SAN FRANCISCO, CA - Would you be surprised if I said GrubMarket has put yet another acquisition on the books? If you’re an avid reader of ANUK, the answer is probably no. The wholesaler has announced that it has completed the acquisition of Parlier, California-based Custom Produce Sales.“Marvin and his team have built Custom Produce Sales into a highly regarded fresh produce business that is loved by their growers and customers alike,” said Mike Xu, Chief Ex...
SAN FRANCISCO, CA - Would you be surprised if I said GrubMarket has put yet another acquisition on the books? If you’re an avid reader of ANUK, the answer is probably no. The wholesaler has announced that it has completed the acquisition of Parlier, California-based Custom Produce Sales.
“Marvin and his team have built Custom Produce Sales into a highly regarded fresh produce business that is loved by their growers and customers alike,” said Mike Xu, Chief Executive Officer of GrubMarket. “Many of their major customers have been with them since the 1980s and ’90s, which is a testament to their strong business fundamentals and service-oriented approach to success. The company has also seen double-digit, year-over-year revenue growth while maintaining a sterling reputation for food safety, having received several top industry certifications. This acquisition enables GrubMarket to strengthen our position in the global food supply chain by offering more in-demand products 365 days a year and expanding our portfolio of high-value organic produce offerings. We are thrilled to welcome the Custom Produce Sales team to the GrubMarket family.”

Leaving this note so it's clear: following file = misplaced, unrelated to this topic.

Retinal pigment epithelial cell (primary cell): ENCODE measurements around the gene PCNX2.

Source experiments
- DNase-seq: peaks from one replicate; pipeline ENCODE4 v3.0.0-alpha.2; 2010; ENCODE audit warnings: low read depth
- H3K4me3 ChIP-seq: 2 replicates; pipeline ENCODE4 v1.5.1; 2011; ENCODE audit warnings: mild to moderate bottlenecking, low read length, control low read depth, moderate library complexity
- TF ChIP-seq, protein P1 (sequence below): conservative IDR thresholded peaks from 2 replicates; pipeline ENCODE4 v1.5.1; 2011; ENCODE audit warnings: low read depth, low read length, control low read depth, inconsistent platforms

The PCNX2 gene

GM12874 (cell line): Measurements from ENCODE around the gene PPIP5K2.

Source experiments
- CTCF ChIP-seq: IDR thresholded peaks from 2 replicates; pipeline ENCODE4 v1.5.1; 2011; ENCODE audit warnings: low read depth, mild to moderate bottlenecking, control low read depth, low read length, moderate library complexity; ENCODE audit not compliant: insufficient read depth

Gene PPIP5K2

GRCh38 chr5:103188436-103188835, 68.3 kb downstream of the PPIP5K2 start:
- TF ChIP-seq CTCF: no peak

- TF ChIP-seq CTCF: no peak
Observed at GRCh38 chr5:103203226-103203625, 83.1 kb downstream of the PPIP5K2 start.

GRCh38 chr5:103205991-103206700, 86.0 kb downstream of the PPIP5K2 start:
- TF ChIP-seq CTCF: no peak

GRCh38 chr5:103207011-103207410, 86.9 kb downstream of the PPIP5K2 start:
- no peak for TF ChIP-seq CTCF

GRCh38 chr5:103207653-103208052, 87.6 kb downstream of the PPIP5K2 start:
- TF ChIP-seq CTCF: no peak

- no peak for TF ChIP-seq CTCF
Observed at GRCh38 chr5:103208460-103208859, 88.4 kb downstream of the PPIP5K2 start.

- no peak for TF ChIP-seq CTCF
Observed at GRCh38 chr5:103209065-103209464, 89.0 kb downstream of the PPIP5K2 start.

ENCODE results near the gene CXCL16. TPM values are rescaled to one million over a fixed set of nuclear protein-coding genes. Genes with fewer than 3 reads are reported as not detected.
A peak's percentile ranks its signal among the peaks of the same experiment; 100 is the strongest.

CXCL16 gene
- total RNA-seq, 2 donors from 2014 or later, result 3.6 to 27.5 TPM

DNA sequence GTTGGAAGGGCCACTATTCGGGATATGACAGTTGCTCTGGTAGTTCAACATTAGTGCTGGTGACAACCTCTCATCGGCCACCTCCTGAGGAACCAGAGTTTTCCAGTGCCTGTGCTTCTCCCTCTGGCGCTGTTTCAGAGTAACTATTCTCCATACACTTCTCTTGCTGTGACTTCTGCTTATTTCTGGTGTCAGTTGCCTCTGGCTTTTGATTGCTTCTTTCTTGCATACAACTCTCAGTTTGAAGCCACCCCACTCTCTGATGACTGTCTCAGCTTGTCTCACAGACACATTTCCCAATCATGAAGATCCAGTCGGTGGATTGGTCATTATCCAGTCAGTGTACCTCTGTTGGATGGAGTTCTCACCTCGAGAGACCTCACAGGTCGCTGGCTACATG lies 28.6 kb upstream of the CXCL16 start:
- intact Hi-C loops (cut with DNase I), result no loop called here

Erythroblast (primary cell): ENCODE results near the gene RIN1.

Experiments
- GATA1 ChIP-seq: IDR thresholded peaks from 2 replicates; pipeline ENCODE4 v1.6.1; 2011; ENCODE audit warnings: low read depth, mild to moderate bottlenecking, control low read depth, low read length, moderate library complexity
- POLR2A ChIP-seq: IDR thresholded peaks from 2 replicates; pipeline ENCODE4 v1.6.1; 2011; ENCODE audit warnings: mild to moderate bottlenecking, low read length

In addition to its Parlier location, Custom Produce Sales also has warehouse facilities in Yuma, Arizona, and Salinas, California.
Custom Produce Sales’ impressive, cutting-edge warehouse facilities span over 200,000 square feet in space, a press release noted, including a spacious 10,000 square feet repacking room that gives the company the ability to provide premium services such as private brand labeling, special packs, barcode lot identification, product split packs, and advanced tracking.
“Though we started from humble beginnings, we have always taken pride in working hard and satisfying our customers’ needs,” said Marvin Farris, Founder of Custom Produce Sales. “For over three decades, we have built a strong reputation as a business that provides the highest quality produce, offers exceptional customer service, and holds a deep commitment to supporting the produce industry. We are excited to join the GrubMarket team, who shares our ‘one-stop/one-pick’ philosophy and cares as much as we do about cultivating strong and lasting relationships with both growers and customers. We are also keen on leveraging GrubMarket’s impressive ecosystem of businesses and accessing their technological capabilities to continue bringing more high-quality produce to GrubMarket’s end customers.”
Click here to read more about the recent acquisition.
As more industry updates pop up across the fresh sector, keep reading AndNowUKnow.
$3.2 million awarded to Parlier High School program
PARLIER, California (KSEE) – Parlier High School is building a new medical facility on its campus for students ...
PARLIER, California (KSEE) – Parlier High School is building a new medical facility on its campus for students eager to pursue a degree in the medical field and some might call it a Cinderella story in the town of less than 15,000 people.
“It’s like a dream come true, we’re going to have a brand new building, we’re going to get to design it–it’s all for the kids,” said Cynthia Acevedo, the Medical Pathway Instructor at Parlier High School.
Acevedo has been the instructor of the high school’s Valley Regional Occupational Medical Pathway’s program for six years. When the program started she had just two students and now has more than twenty and growing.
“Obviously right now with COVID going on, this is going to be a high demand job, you’re needing caretakers everywhere.”